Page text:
_{2}that are compatible with this coloring is exactly the set of quartets that are associated with v

_{1}and induce the same topology in both T

_{1}and T

_{2}; thus, = |S|.

_{1}and counting the compatible quartets in T

_{2}explicitly would take time O(n

^{2}), as we would run through n − 2 different colorings and perform O(n) work for each. By handling the coloring of T

_{1}recursively and using the “smaller-half trick”, we can ensure that each leaf changes color only O(log n) times, giving O(n log n) color changes in total. To compute the number of compatible quartets in T

_{2}for each coloring, we use a hierarchical decomposition of T

_{2}. The main feature of this data structure is that we can decorate it in a way such that it can return the number of quartets in T

_{2}compatible with the current coloring in constant time. To achieve this, the hierarchical decomposition uses O(log n) time to update its decoration when a single leaf changes color. Thus, in total, we use O(n log

^{2}n) time [14]. The algorithm for computing the triplet distance between binary trees in time O(n log

^{2}n) from [16] also uses this strategy, although the decoration of the hierarchical decomposition differs significantly. In the following two subsections, we describe the coloring procedure and the hierarchical decomposition tree data structure used in the quartet distance algorithm. Finally, in Section 3.2.3., we describe how the algorithm was tweaked in [15] to obtain time complexity O(n log n).

#### 3.2.1. Coloring Leaves in T_{1} Using the “Smaller-Half Trick”

_{1}in an arbitrary leaf. It then for each inner node, v

_{1}∈ T

_{1}, calculates the number of leaves, |v

_{1}|, in the subtree rooted at v

_{1}. This is done in a postorder traversal starting in the new (designated) root of T

_{1}, and the information is stored in the nodes. In this traversal, all leaves are also colored by the color, , and the new root is colored by the color, . The procedure then runs through all colorings of T

_{1}recursively, as described and illustrated in Figure 4, starting at the single child of the root of T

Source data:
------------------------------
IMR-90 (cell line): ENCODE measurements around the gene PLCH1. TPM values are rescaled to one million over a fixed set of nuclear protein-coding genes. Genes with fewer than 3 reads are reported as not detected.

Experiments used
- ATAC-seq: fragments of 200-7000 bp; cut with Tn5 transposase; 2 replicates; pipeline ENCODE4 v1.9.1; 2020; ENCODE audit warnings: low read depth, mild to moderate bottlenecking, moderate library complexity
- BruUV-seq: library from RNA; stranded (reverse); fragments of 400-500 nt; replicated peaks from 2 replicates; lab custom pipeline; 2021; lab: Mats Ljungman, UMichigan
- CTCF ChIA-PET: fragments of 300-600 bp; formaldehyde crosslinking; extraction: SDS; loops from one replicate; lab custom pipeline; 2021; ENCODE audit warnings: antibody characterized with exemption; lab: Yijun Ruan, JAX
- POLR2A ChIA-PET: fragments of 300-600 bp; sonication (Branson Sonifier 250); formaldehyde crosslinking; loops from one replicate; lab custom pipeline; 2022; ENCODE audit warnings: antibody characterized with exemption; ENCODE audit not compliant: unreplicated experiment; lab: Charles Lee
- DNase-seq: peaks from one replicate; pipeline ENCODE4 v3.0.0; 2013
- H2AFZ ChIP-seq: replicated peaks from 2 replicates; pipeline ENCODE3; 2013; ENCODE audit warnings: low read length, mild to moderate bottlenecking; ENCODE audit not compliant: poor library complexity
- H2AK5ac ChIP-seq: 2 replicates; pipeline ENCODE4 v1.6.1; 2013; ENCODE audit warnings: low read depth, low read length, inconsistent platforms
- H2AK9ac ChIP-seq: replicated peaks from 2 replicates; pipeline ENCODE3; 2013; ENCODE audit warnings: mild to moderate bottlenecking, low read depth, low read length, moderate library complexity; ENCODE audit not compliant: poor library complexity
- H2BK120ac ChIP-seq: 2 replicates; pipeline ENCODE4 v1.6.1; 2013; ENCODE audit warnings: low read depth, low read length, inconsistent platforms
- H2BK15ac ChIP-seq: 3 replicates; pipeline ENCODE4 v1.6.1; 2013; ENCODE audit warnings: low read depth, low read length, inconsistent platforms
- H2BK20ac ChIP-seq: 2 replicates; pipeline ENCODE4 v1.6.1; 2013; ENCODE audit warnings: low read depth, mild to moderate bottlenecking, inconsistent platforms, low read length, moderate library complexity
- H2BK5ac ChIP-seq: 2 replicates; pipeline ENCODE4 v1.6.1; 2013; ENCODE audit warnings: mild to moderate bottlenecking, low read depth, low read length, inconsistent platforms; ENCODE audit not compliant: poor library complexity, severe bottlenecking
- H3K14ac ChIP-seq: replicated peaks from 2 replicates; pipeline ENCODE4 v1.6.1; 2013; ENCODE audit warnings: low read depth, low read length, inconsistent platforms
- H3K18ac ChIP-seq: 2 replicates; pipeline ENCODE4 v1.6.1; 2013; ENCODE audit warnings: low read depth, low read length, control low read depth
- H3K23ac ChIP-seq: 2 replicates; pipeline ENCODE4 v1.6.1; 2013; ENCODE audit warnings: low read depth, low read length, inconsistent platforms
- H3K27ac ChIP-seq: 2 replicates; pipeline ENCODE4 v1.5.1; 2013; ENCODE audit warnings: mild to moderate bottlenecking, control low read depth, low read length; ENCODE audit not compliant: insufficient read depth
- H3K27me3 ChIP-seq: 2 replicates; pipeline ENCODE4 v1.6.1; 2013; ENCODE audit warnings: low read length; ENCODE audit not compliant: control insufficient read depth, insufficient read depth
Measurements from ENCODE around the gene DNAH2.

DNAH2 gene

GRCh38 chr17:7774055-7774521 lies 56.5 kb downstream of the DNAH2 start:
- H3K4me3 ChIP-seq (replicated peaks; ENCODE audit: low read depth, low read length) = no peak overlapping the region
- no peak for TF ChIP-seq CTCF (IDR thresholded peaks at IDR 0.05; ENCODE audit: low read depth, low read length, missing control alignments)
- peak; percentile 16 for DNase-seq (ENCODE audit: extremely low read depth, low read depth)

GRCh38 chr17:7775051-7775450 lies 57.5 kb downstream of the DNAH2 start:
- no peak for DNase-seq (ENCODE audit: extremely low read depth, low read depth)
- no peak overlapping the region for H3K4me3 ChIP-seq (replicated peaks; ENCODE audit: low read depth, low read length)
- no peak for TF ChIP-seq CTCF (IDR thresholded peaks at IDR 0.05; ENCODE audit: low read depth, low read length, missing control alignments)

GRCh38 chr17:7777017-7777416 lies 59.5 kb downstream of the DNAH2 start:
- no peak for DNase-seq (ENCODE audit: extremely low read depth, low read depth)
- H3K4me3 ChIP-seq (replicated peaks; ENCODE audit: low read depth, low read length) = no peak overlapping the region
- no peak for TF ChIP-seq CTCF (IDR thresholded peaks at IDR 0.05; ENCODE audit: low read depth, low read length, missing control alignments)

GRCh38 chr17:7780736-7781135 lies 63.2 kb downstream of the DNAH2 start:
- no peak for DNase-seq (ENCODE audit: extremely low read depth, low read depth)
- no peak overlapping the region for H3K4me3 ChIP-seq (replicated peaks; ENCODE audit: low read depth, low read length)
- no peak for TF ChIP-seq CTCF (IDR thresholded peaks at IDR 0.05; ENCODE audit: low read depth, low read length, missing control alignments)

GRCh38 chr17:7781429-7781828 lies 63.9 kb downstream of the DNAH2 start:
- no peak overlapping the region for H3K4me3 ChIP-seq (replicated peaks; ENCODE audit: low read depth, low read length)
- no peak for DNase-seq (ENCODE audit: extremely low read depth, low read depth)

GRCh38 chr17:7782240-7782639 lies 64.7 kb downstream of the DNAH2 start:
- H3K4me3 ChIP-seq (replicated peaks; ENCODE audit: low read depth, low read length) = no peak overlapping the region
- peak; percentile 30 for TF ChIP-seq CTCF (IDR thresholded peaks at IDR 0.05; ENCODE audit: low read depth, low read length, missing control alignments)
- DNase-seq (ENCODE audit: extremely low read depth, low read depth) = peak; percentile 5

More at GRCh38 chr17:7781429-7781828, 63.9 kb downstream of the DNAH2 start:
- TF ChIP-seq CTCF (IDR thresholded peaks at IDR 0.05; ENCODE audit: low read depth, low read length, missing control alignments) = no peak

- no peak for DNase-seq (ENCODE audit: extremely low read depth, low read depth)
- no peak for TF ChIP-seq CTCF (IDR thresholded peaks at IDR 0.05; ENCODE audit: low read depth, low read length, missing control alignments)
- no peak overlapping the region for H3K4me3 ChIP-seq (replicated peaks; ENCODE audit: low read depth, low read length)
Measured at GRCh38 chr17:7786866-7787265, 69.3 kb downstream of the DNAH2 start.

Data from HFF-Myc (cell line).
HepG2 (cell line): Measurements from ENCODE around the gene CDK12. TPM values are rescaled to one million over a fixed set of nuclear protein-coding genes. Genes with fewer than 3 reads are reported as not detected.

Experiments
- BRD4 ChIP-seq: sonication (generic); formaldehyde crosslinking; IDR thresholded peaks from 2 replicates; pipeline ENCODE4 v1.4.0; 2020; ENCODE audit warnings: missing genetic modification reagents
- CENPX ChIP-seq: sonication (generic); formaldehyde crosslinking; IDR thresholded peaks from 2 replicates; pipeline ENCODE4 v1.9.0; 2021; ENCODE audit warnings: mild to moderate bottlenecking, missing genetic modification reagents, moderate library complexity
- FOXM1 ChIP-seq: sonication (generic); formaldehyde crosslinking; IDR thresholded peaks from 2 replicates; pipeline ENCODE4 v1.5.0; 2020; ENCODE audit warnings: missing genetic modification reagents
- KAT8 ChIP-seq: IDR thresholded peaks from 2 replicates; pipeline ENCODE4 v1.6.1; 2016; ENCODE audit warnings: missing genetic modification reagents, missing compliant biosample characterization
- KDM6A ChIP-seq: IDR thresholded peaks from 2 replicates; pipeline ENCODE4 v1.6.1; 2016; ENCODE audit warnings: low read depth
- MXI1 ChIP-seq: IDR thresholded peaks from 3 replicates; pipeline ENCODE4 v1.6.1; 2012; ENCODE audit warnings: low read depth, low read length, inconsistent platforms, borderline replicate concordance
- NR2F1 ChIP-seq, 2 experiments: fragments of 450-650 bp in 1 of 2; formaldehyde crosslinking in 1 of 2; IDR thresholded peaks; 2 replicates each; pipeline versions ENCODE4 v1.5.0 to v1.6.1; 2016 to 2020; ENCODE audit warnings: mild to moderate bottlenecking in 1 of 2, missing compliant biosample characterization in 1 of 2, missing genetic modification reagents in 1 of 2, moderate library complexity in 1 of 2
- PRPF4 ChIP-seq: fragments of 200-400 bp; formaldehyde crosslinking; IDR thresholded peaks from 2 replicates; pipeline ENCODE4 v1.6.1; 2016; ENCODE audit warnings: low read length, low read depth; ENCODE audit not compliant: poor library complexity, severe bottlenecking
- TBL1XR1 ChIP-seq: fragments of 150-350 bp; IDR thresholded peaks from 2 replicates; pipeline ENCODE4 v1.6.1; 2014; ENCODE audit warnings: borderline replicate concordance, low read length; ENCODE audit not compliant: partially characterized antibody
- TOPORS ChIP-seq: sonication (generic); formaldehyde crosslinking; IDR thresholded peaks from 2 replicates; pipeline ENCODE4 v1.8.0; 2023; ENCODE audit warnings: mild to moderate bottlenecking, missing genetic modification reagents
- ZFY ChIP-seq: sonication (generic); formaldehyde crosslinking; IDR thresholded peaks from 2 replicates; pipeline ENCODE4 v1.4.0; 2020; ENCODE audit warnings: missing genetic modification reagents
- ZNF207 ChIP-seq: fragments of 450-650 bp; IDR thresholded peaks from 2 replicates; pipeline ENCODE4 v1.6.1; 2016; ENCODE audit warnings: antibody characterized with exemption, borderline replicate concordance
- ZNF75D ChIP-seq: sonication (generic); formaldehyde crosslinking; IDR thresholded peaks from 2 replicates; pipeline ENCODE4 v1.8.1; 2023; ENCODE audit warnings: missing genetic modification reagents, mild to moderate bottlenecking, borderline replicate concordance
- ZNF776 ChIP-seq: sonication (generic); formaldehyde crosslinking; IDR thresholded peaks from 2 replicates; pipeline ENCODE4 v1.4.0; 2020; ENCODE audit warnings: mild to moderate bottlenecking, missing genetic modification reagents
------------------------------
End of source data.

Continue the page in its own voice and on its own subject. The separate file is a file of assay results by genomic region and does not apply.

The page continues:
_{1}. In Figure 4, large(v

_{1}), respectively small(v

_{1}), denotes the child of v

_{1}that constitutes the root of the largest, respectively smallest, of the two subtrees under v

_{1}, measured on the number of leaves in the subtrees, and

`get_shared()`is a call to the hierarchical decomposition of T

_{2}to retrieve the number of quartets in T

_{2}that are compatible with the current coloring. During the traversal, the following two invariants are maintained for all nodes, v

_{1}∈ T

_{1}: (1) when

`Count`(v

_{1}) is called, all leaves in the subtree rooted at v

_{1}have the color, , and all other leaves have the color, ; and (2) when

`Count`(v

_{1}) returns, all leaves have the color, . As illustrated in Figure 4, these invariants imply that when

`get_shared()`is called as a subprocedure of

`Count`(v

_{1}), then T

_{1}is colored according to v

_{1}. Hence, the correctness of the algorithm follows, assuming that

`get_shared()`returns the number of oriented quartets in T

_{2}compatible with the current coloring of the leaves.

**Figure 4.**Traversing T

_{1}using the “smaller-half trick” to ensure that each leaf changes color at most O(log n) times.

_{1}, is at most half the size of the entire subtree rooted at v

_{1}, this can only happen at most log n times for each leaf, leading to O(n log n) color changes in total.

#### 3.2.2. The Hierarchical Decomposition Tree

_{2}, HDT(T

_{2}), is a representation of T

_{2}as a binary tree data structure with logarithmic height. The nodes in HDT(T

_{2}) are called components, and each of them is of one of the six types illustrated in Figure 5. The nodes in T

_{2}(including leaves) constitute the leaves of HDT(T

_{2}): each leaf in T

_{2}is contained in a component of type (i), and each inner node of T

_{2}is contained in a component of type (ii). An inner node/component of HDT(T

_{2}) represents a connected subset of nodes in T

_{2}, and it is formed as the union of two adjacent components using one of the compositions in Figure 5(iii)–(vi), where two components are adjacent if there is an edge in T

_{2}connecting the two subsets of nodes they represent. The root of HDT(T

_{2}) is formed using the composition in Figure 5(vi), and it represents the entire set of all nodes (including leaves) in T

_{2}.

**Figure 5.**The six different types of components in a hierarchical decomposition tree. Type (

**i**)and (

**ii**) consist of, respectively, a single leaf or an inner node in the original binary tree. Type (

**iii**)–(

**vi**) are formed as unions of two adjacent components. Type (

**vi**) occurs only at the root of the hierarchical decomposition tree.

_{2}), we first make a component of type (i) or (ii) for each node in T

_{2}and, then, greedily combine and replace pairs of components using the compositions in Figure 5(iii)–(vi) in subsequent iterations, until we only have the single root component left. This greedy strategy requires O(log n) iterations using O(n) time in total, and the result is an HDT of height O(log n) (see [14,15] for details).

_{2}from HDT(T

_{2}) in constant time, we decorate it in the following way: For each component, C, in HDT(T

_{2}), we store a tuple (a, b, c) of integers and a function, F. The integers, a, b and c, denote the number of leaves with colors , and , respectively, in the connected component of T